spaceSpace and Physics

Mars Has A Crust Thicker Than Earth's And A Radioactive Heat Source

The strongest Marsquake ever recorded provided unique insights into the Red Planet’s interior.


Dr. Alfredo Carpineti


Dr. Alfredo Carpineti

Senior Staff Writer & Space Correspondent

Alfredo (he/him) has a PhD in Astrophysics on galaxy evolution and a Master's in Quantum Fields and Fundamental Forces.

Senior Staff Writer & Space Correspondent

Structure of planet Mars in space, 3D rendering

A schematic representation of the interior of Mars.

Image credit: AlexLMX/

The crust of Mars, its outermost planetary layer, is much thicker than the Earth’s crust or even the crust of the Moon. This is according to the latest study that has looked at the internal properties of Mars using the quake data collected by NASA’s InSight in its over four years of activity. 

The strongest Marsquake was recorded last year, now estimated to be a 4.6-magnitude tremor. It sent seismic waves through the Martian crust and deep into the planet. Scientists used those tremors, which traveled along the Martian surface circling the planet up to three times, to work out how thick the crust is. 


The findings suggest that the crust averages between 42 and 56 kilometers (26 to 35 miles) thick. It is thinnest inside the Isidis impact basin, where it is roughly 10 kilometers (6 miles). The Tharsis province is where the crust is at its thickest, being about 90 kilometers (56 miles). Earth's crust has an average thickness of between 21 and 27 kilometers (13 to 17 miles). The smaller the planetary body, the thicker the crust on average, but Mars has a crust thicker than that of the Moon, which was determined by the Apollo mission seismometers to be between 34 and 43 kilometers (21 to 27 miles) thick.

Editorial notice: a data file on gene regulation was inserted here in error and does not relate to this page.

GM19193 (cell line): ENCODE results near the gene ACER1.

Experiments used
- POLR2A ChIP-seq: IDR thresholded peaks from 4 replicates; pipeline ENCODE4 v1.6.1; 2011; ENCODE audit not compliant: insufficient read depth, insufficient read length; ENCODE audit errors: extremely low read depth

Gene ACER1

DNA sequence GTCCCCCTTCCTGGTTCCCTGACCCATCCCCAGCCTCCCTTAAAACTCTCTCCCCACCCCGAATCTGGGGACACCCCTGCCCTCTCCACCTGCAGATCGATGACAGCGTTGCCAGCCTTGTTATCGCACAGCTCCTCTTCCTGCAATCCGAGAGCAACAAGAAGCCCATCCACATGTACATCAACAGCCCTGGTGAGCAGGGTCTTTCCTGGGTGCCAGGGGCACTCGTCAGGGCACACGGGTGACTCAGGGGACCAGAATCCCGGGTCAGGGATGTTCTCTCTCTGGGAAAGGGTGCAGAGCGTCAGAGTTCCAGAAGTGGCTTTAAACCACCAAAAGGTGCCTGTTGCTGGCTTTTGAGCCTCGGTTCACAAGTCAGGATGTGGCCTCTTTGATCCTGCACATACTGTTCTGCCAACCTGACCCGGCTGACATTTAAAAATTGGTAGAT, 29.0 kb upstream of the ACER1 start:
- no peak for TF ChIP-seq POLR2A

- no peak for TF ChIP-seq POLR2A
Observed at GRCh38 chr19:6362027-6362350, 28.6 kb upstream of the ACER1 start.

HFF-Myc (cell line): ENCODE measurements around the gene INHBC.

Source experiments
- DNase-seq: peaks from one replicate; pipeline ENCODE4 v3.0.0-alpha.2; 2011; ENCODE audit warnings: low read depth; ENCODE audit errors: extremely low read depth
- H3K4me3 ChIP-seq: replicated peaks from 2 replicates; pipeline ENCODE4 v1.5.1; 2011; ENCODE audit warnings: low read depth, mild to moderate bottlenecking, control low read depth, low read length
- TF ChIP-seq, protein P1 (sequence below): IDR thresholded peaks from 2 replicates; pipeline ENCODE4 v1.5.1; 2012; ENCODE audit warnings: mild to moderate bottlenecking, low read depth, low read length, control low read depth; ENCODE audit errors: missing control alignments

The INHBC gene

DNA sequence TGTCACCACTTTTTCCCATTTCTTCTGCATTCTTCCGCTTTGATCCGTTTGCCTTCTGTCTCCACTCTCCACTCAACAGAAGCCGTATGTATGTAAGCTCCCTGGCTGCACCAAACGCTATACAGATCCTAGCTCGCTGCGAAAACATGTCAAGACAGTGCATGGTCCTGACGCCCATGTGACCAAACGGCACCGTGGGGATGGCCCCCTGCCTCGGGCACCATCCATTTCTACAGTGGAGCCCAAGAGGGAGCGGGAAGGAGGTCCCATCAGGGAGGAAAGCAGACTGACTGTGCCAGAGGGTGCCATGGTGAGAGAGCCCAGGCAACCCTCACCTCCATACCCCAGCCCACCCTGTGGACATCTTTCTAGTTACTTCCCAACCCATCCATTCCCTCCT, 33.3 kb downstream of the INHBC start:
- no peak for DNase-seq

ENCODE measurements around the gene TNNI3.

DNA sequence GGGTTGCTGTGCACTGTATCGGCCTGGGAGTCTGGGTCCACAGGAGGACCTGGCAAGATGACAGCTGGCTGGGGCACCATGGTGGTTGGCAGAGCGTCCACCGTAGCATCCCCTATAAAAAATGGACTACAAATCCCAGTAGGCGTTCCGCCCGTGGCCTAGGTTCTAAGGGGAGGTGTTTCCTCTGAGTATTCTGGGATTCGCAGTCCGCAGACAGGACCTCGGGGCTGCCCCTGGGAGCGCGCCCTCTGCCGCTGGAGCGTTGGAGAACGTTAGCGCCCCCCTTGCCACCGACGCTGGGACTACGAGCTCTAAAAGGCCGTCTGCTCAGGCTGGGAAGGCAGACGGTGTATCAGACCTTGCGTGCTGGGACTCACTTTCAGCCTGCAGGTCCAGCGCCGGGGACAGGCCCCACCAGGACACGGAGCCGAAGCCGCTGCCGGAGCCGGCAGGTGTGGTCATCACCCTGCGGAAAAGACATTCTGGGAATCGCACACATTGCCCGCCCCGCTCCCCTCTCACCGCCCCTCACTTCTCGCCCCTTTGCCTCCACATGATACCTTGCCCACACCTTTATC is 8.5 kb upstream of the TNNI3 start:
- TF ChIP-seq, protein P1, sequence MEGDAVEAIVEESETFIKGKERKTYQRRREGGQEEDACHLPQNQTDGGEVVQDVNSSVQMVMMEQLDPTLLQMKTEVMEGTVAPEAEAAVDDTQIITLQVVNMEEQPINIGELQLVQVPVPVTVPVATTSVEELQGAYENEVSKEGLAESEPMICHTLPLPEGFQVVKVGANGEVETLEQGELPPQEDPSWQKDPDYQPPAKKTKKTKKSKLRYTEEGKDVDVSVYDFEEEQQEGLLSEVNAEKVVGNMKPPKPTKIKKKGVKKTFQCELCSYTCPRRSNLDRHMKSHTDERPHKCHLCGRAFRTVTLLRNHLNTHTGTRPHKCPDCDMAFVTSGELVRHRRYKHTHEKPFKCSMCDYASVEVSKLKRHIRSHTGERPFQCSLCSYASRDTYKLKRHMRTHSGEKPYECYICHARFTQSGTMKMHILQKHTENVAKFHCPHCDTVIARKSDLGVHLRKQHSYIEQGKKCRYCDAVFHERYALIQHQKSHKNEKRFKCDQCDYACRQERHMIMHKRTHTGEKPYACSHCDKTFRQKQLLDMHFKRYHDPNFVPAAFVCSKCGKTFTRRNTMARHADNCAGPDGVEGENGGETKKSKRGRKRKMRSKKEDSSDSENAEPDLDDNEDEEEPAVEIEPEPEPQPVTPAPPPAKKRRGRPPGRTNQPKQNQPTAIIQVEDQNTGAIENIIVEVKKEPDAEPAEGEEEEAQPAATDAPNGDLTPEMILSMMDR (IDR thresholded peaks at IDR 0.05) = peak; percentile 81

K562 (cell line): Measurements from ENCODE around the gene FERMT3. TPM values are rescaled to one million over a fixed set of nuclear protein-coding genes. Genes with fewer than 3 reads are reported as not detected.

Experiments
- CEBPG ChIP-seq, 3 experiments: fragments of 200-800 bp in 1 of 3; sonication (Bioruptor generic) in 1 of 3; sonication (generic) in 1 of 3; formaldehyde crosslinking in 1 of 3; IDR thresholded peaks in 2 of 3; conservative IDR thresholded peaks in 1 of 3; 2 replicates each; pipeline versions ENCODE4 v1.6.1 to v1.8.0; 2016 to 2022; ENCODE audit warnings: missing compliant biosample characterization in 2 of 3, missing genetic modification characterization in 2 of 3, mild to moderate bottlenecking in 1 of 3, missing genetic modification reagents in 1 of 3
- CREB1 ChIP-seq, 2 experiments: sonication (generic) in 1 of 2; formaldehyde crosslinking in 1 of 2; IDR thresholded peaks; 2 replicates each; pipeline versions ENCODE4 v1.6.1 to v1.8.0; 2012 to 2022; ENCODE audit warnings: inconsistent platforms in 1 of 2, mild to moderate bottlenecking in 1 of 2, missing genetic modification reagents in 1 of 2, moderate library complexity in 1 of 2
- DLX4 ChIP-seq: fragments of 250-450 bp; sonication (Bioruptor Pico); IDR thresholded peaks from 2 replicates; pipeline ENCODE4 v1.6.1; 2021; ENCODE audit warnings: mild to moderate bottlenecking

"This means that the Martian crust is much thicker than that of the Earth or the Moon," Doyeon Kim, a geophysicist and senior research scientist at ETH Zurich’s Institute of Geophysics, said in a statement. "We were fortunate to observe this quake. On Earth, we would have difficulty determining the thickness of the Earth's crust using the same magnitude of quake that occurred on Mars. While Mars is smaller than the Earth, it transports seismic energy more efficiently."

On the left a topographic map of the Martian surface and representation of the crust thickness is shown on the right.
On the left is a topographic map of the Martian surface, and a representation of the crust thickness is shown on the right.
Image credit: MOLA Science Team / Doyeon Kim, ETH Zurich

The work also expands on the Martian dichotomy, the peculiar problem of the Martian surface that is roughly divided in two: flat volcanic lowlands in the northern hemisphere, and highland plateaus covered in meteorite craters in the south. One idea was that the density of the crust was different, which would produce the differences seen. But this and a previous study have shown that the density of the crust is roughly the same all across the planet. The crust in the southern hemisphere simply extends more deeply.

The work also reported on the radioactive material heating up the interior of Mars, such as thorium, uranium, and potassium. Between 50 and 70 percent of these heat-producing elements are found in the Martian crust. This could explain some of the Marsquake sources, if local melting events continue to take place today.


The study is due to be published in Geophysical Research Letters, and the preprint can be read here.


spaceSpace and Physics
  • tag
  • Mars,

  • core,

  • Red Planet,

  • crust,

  • Marsquake